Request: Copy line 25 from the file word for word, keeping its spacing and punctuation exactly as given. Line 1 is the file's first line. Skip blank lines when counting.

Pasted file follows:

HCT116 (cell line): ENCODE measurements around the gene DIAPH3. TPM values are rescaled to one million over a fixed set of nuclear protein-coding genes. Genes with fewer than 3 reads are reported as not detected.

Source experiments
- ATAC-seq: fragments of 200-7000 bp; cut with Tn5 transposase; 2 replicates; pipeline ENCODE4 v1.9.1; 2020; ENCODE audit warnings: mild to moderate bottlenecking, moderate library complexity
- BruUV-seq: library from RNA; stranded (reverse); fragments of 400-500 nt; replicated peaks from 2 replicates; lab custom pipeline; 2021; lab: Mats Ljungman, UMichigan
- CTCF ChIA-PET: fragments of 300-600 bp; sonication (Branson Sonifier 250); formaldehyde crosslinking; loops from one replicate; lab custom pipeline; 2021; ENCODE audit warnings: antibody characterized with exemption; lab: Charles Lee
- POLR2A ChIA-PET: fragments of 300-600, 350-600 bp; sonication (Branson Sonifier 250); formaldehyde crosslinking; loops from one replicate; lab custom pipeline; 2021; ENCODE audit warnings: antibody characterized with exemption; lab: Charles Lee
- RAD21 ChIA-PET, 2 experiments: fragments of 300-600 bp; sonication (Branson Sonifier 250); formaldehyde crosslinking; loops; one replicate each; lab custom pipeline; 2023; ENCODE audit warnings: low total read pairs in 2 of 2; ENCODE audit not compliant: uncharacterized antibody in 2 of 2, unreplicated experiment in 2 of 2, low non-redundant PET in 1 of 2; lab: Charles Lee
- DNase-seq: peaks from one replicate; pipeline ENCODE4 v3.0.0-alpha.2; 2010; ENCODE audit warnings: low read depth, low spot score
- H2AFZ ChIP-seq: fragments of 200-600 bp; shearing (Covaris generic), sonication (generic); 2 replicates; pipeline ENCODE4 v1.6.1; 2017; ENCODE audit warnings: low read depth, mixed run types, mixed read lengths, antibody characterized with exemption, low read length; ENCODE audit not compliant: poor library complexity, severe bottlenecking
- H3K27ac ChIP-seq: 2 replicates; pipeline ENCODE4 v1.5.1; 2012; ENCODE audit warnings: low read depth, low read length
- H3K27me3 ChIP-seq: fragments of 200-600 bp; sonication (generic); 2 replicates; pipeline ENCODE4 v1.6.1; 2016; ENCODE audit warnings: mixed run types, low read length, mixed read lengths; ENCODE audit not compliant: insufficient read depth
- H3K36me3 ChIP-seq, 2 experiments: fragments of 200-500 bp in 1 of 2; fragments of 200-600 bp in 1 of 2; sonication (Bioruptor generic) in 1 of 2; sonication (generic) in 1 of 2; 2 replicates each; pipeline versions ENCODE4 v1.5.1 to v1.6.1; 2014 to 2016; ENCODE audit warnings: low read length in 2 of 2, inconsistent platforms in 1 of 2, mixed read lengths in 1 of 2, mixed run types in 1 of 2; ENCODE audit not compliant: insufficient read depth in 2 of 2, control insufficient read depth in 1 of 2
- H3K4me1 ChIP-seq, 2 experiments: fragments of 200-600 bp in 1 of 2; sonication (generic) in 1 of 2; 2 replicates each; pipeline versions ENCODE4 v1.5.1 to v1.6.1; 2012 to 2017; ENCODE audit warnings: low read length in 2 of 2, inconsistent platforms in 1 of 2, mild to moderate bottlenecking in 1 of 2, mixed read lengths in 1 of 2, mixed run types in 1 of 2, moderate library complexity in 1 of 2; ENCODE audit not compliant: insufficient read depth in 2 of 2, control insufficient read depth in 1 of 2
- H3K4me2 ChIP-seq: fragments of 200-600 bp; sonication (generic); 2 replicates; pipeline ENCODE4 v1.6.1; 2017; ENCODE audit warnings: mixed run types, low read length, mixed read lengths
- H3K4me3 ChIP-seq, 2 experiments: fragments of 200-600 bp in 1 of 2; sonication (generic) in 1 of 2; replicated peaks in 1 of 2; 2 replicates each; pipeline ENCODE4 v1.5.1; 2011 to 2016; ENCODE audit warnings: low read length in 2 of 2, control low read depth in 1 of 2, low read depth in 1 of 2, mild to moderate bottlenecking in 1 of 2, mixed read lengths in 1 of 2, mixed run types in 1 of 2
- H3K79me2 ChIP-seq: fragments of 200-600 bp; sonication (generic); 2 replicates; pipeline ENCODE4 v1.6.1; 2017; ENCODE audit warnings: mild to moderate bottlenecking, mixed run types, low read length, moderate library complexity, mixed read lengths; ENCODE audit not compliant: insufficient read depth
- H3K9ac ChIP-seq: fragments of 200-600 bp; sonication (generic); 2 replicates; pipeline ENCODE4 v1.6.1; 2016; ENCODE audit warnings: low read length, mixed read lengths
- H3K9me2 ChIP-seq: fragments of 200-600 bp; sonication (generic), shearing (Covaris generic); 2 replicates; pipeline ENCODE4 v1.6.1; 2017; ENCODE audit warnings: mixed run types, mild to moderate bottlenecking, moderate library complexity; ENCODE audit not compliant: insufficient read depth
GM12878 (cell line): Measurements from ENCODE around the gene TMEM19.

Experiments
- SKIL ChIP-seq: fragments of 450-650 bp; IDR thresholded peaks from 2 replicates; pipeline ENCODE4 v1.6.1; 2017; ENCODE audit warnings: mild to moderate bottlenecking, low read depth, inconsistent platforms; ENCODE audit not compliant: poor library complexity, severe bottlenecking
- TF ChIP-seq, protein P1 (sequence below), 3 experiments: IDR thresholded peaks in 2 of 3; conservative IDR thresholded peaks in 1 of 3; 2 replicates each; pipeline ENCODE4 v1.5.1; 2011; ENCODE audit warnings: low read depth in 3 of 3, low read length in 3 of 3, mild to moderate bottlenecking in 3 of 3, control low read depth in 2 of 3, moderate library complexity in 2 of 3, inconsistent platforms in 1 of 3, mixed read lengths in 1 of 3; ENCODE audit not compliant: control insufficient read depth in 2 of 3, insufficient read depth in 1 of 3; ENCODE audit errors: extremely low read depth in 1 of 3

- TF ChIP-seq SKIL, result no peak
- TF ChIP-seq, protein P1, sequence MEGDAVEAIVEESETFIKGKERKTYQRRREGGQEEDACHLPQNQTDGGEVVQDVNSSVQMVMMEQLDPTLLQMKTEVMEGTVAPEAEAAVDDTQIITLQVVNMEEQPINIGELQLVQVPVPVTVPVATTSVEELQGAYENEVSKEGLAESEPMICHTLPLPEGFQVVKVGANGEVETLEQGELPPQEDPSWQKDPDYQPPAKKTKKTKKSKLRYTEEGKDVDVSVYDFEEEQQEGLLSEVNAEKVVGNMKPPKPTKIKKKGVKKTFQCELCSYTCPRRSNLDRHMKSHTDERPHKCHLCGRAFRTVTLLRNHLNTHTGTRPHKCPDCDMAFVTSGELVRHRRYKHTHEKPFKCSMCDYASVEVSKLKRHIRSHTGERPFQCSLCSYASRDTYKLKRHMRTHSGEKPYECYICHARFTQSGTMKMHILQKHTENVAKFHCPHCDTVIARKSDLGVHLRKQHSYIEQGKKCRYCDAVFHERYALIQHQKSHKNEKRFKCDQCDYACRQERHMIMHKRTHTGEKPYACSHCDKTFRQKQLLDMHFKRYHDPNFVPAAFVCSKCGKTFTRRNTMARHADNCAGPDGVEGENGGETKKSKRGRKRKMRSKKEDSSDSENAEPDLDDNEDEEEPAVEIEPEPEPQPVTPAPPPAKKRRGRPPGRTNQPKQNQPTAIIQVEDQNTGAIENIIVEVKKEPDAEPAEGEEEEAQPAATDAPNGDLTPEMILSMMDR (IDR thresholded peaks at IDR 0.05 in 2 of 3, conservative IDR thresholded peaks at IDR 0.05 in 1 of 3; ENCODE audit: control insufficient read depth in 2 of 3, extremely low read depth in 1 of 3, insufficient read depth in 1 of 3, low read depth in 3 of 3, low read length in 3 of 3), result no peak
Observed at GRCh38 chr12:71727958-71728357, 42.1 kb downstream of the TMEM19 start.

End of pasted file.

Observed at GRCh38 chr12:71727958-71728357, 42.1 kb downstream of the TMEM19 start.